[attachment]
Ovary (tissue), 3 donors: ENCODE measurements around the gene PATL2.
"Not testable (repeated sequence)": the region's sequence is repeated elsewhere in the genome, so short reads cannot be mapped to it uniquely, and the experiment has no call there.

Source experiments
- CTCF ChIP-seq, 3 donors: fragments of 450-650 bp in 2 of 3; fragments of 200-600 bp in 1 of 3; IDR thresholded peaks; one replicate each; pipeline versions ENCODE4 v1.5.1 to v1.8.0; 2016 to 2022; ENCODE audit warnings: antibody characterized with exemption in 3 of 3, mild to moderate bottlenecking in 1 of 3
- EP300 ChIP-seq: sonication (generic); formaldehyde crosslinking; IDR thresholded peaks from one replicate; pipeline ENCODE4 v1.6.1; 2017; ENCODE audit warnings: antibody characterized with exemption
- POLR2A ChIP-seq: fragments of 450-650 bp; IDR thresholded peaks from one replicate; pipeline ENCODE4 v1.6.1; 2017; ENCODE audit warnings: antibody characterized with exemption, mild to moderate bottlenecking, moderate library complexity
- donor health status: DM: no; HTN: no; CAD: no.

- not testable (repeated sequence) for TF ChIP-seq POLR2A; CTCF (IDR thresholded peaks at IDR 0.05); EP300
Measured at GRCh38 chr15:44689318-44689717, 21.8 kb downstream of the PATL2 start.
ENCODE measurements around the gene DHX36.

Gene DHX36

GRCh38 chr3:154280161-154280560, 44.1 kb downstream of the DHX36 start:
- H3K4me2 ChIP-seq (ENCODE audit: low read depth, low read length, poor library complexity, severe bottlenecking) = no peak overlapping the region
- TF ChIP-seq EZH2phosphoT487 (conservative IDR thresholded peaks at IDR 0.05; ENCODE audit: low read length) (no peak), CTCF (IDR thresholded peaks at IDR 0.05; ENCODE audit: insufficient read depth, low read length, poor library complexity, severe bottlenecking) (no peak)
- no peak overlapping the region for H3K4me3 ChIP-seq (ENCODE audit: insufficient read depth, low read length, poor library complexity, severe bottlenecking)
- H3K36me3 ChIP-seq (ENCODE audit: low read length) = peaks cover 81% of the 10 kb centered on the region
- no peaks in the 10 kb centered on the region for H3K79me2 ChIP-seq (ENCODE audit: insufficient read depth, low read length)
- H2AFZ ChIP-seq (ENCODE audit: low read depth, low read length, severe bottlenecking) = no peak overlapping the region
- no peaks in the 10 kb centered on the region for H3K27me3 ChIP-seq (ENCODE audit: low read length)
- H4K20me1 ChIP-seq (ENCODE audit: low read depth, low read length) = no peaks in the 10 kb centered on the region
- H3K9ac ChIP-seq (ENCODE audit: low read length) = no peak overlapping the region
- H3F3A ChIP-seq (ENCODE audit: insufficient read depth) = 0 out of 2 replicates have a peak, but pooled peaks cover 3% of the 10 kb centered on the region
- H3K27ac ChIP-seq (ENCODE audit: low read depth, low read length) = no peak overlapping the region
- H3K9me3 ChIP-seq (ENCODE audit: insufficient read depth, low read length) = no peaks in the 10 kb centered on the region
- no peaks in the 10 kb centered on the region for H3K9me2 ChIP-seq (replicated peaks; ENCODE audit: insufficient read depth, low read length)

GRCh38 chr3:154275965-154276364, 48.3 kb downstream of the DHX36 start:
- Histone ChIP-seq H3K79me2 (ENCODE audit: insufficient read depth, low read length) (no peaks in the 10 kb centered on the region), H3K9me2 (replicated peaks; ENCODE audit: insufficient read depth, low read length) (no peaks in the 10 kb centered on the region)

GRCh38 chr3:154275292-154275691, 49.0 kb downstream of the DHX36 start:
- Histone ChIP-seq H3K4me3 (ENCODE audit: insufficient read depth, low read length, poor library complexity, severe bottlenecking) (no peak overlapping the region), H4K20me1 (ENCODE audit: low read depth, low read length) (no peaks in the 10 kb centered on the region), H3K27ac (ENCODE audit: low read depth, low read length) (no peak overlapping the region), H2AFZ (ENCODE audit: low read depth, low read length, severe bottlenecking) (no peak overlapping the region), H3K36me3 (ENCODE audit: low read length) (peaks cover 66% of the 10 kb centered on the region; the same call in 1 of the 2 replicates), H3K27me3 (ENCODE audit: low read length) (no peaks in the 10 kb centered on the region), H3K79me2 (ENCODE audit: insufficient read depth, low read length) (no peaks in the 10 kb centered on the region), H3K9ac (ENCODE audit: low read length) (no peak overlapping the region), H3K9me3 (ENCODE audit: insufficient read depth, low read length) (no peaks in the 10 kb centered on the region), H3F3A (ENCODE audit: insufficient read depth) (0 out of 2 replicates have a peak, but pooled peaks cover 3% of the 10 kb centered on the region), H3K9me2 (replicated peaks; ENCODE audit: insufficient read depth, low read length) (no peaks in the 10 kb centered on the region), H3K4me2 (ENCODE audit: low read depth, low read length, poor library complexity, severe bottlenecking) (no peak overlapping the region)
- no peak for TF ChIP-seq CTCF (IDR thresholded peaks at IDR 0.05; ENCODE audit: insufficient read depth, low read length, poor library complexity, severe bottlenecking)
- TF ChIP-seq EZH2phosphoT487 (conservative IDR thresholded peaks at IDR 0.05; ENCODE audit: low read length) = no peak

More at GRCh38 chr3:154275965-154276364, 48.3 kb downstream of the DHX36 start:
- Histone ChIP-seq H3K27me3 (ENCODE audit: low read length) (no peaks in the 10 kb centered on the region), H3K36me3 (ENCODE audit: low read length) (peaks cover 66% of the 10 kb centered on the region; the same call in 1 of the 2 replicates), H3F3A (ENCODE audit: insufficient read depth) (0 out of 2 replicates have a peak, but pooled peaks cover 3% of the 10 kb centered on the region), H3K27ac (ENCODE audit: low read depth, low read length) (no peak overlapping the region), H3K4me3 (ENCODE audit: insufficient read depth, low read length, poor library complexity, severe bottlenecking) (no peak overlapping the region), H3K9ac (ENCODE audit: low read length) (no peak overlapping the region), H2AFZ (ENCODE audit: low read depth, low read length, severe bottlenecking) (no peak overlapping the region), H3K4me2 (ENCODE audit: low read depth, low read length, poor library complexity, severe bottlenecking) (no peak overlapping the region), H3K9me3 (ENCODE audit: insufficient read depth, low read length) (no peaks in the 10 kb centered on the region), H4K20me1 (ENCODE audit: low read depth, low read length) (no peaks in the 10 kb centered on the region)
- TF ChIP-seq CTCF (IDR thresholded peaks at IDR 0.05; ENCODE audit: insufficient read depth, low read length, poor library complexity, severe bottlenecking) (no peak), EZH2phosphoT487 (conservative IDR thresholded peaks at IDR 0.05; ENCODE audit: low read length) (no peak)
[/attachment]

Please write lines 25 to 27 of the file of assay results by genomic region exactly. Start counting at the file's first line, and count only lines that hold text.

- no peaks in the 10 kb centered on the region for H3K9me2 ChIP-seq (replicated peaks; ENCODE audit: insufficient read depth, low read length)

GRCh38 chr3:154275965-154276364, 48.3 kb downstream of the DHX36 start:
- Histone ChIP-seq H3K79me2 (ENCODE audit: insufficient read depth, low read length) (no peaks in the 10 kb centered on the region), H3K9me2 (replicated peaks; ENCODE audit: insufficient read depth, low read length) (no peaks in the 10 kb centered on the region)